So.  Back at it tonight, and hopefully get things on the right track.

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Weekend plans: SCIENCE!

What am I up to this weekend?  Well nothing short of biological science of the finest order.  I’ll let this video explain:

Ah science, why do you make me so thirsty?

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Eat This: Grilled Corn

I don’t mean this as a slight against Nebraskans, though I’ve yet to have anyone from the fine state visit this blog, but I don’t understand corn huskers.  You’ve seen them.  They stand around the corn in the grocery store, pulling every last husk off the ears they’ve chosen, and leave them in the trash cans that the stores provide.  This saddens me for two reasons.  The first is the squeaking sound of half a dozen corn huskers going at once is like nails on a chalkboard.  The second is that it means they’re going to go home and boil their corn.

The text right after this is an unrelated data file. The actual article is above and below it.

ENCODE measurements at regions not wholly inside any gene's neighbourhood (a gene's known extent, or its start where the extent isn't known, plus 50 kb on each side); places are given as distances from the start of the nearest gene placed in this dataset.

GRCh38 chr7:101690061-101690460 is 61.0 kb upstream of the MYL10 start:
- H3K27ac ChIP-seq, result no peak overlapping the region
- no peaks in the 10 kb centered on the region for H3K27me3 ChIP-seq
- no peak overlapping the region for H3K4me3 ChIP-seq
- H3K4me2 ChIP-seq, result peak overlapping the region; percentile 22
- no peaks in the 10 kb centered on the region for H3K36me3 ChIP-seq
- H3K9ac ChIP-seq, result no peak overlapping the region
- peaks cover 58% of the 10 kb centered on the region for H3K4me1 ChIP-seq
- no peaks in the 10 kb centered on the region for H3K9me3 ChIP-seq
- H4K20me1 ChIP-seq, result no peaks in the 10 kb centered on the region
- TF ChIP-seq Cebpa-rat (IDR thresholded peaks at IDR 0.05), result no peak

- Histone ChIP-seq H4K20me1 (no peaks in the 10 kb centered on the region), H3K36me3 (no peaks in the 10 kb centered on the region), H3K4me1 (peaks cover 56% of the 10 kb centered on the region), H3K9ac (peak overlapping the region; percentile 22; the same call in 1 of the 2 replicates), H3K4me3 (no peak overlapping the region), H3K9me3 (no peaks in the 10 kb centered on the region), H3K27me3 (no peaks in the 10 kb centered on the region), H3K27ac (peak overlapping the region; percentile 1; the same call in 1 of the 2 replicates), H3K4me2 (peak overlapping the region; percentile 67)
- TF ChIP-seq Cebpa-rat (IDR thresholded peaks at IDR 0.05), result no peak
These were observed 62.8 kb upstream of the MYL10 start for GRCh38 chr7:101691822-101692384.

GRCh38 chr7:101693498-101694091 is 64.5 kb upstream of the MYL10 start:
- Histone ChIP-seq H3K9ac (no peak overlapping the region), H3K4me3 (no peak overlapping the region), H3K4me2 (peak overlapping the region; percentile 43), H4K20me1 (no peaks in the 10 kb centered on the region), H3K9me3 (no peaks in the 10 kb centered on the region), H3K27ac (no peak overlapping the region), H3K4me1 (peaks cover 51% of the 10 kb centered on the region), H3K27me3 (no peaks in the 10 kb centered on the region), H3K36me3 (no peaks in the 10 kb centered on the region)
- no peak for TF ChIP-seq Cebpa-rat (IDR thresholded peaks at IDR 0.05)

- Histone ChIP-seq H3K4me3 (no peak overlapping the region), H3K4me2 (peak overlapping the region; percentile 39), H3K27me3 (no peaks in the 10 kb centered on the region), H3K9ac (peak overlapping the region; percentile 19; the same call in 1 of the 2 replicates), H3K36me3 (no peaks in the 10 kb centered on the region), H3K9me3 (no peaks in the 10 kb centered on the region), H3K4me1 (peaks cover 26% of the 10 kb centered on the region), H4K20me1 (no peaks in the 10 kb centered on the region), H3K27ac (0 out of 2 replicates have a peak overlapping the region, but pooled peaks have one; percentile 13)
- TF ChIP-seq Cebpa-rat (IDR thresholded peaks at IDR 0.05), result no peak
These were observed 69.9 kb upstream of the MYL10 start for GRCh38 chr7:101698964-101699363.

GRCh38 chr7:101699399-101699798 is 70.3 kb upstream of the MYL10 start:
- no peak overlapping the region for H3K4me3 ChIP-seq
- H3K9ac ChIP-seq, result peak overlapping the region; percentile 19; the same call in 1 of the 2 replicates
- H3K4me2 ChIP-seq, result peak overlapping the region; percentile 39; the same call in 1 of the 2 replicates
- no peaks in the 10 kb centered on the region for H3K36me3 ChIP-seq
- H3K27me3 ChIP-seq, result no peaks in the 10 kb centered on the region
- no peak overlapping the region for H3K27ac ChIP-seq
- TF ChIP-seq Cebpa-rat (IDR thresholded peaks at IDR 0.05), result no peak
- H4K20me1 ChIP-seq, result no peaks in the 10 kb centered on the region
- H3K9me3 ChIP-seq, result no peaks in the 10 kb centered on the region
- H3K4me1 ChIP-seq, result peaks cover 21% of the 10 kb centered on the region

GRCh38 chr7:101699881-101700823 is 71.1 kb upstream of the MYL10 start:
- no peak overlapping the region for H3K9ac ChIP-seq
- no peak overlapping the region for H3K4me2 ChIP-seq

It means they aren’t going to cook their corn the best possible way: in husk and grilled.  Or in husk and baked, if you’re not grilling.  Or even in husk and microwaved.  The trick is the husk.  It’s one of the single finest cooking vessels that mother nature provides.  There’s a reason there are other recipes that involve cooking withing corn husks.

It’s simple.  Just soak the corn in water for a few minutes, put it on the grill, and wait until the husk is starting to blacken.  Then pull it off the grill, shuck it, and enjoy the best damn corn you can make.

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A Dashing Post

I’ve noticed two lexicographical topics popping up on Twitter in the last few months.  The first is the move to only one space between sentences.  The second is the proper use of the various horizontal lines that are part of the English grammar.  It’s an odd pairing, as one looks to simplify the more obscure rules of English, the other looks to reinforce some of the oddest ones, ones that directly measure how long a line is in order to determine its exact meaning.  I can’t help but wonder if there’s some conservation of anal retentiveness going on, as I can’t find any better explanation.